A Canadian doctor's assistant whose arrest at the border raised suspicions about the doctor's treatment of pro football and baseball players pleaded guilty Thursday as part of a deal that makes her a key witness against her former boss in exchange for the chance to avoid prison.
Mary Anne Catalano, 32, admitted to a single count of lying to border agents, telling the judge she'd had a "lapse of judgment" when she agreed to bring medical equipment and vials of drugs, including human growth hormone, into the United States for Dr. Anthony Galea to use on athletes.
"He was my employer, someone I'd known since I was 15 years old," said Catalano, who acknowledged making more than 20 trips for the Toronto doctor knowing he was not licensed to practice in the U.S.
She told investigators that Galea, who'd had trouble getting the items across the border himself, had instructed her to lie to border officers and say the supplies were for a conference, according to the plea agreement. That is what she initially told agents at the Peace Bridge in Buffalo after being pulled over for a secondary inspection last September, prosecutors said.
"In the end," Catalano told U.S. District Judge Richard Arcara through tears, "I didn't think he was someone who would put me in this position."
The Toronto-area woman's co-operation in the months since her arrest already has led to a host of U.S. and Canadian charges against Galea, whose high-profile clients include Tiger Woods, Alex Rodriguez and several NFL players.
"She stayed down here for days without benefit of counsel. It was pretty extraordinary what she did," said her attorney, Rodney Personius, who said she has made several additional trips to meet with investigators since then.
A U.S. criminal complaint filed last month charged Galea with conspiracy, smuggling, unlawful distribution of human growth hormone and introducing the unapproved drug Actovegin into interstate commerce. The charges are similar to those filed by Canadian authorities in October.
Doctor accused of injecting HGH into athletes
Court filings describe Galea making multiple trips to meet with professional athletes in New York City, Boston, Tampa Bay, Washington and other U.S. cities from July through September of last year and injecting at least seven with human growth hormone, a substance banned by major sports.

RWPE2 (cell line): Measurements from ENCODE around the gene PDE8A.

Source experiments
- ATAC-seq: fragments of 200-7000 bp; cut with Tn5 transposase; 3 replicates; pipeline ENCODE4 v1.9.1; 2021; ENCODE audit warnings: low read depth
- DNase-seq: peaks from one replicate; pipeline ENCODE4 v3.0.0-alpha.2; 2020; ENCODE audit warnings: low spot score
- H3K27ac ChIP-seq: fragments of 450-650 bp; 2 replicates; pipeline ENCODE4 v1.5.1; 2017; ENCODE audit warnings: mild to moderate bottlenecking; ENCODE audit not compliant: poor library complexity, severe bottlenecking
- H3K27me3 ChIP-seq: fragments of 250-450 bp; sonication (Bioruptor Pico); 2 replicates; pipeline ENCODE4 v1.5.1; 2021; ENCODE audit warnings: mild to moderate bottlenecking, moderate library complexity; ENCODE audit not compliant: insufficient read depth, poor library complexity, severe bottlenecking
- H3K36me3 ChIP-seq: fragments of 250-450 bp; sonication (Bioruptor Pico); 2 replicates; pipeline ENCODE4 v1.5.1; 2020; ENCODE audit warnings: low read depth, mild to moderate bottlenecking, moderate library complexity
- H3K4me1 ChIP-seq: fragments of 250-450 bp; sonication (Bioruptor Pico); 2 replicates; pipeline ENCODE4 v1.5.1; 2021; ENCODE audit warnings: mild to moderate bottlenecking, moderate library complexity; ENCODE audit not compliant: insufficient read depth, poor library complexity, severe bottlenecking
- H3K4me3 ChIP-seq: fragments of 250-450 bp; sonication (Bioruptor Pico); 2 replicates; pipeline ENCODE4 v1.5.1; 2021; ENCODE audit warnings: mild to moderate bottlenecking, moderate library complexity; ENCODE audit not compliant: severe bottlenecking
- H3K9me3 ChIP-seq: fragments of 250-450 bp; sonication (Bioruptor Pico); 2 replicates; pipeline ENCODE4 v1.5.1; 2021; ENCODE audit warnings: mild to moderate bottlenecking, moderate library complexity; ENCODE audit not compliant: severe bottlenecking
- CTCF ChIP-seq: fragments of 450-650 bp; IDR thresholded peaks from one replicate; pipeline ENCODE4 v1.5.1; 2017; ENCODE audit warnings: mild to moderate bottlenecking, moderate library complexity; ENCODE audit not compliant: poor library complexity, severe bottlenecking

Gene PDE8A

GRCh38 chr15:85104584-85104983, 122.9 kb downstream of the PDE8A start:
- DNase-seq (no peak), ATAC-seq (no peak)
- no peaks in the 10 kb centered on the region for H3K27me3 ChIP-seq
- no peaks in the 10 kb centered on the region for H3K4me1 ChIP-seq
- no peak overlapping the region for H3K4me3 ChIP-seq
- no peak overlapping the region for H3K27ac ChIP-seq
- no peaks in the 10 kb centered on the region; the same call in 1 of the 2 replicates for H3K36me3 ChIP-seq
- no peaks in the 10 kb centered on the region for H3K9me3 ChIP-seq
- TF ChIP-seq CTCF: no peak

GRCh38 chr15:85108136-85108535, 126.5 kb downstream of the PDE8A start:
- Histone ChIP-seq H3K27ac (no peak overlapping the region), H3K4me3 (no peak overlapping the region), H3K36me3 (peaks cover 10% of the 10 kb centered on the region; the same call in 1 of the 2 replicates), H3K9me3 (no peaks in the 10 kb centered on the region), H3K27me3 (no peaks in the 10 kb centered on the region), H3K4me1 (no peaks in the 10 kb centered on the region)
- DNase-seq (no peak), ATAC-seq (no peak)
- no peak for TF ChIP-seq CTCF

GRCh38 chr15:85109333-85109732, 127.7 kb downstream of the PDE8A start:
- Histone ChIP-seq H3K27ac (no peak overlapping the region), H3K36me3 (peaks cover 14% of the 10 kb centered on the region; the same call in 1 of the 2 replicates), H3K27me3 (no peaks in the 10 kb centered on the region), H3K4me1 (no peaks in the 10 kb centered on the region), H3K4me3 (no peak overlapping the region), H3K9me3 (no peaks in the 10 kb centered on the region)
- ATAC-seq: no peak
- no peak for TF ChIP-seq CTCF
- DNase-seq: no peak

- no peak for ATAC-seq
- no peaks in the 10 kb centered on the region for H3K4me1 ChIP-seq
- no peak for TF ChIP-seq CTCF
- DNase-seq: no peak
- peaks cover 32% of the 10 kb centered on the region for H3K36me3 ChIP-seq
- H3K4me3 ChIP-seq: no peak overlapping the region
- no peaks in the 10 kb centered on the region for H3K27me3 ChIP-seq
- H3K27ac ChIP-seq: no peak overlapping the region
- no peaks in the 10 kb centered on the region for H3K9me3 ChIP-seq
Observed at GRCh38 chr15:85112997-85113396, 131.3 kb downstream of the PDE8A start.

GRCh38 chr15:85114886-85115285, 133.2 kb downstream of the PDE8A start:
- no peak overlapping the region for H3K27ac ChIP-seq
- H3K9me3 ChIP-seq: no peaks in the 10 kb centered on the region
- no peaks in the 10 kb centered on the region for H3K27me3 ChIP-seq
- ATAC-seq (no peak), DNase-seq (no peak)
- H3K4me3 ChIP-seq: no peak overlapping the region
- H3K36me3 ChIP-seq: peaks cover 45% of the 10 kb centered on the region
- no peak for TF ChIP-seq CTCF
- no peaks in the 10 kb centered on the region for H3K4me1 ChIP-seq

The filings do not identify any athletes by name.
U.S. Attorney William Hochul said the investigation against Galea is continuing. The Mets' Jose Reyes and Carlos Beltran are among athletes who have said they've been contacted by federal investigators about the doctor, who denies any wrongdoing.
"At this point, people that have indicated — whether they be athletes or others — that they want to co-operate with the government or who have provided truthful information to the government are considered witnesses and not targets," Hochul said Thursday.
Galea's Buffalo attorney, Mark Mahoney, was in the courtroom for Catalano's hearing but declined to comment afterward on either the plea or the government's case against the doctor.
Galea's Canadian lawyer Brian Greenspan has said in the past that Actovegin is used worldwide by numerous specialists in the sports field. He argued it's their position that there was nothing unlawful about Galea's use of that substance in Canada, and the charges are without merit.
Catalano has not spoken with Galea since her arrest, her attorney, Calvin Barry, said.
As part of the plea agreement, the government agreed to recommend a sentence of zero to six months in prison in exchange for Catalano's continued co-operation with investigators, which could include testifying before a grand jury or at a trial. Prosecutors also agreed to drop a more serious smuggling charge, which could have sent her to prison for up to 20 years if convicted.
Catalano, who is free on $10,000 US bail, declined to comment following the hearing. She is scheduled to be sentenced Oct. 14.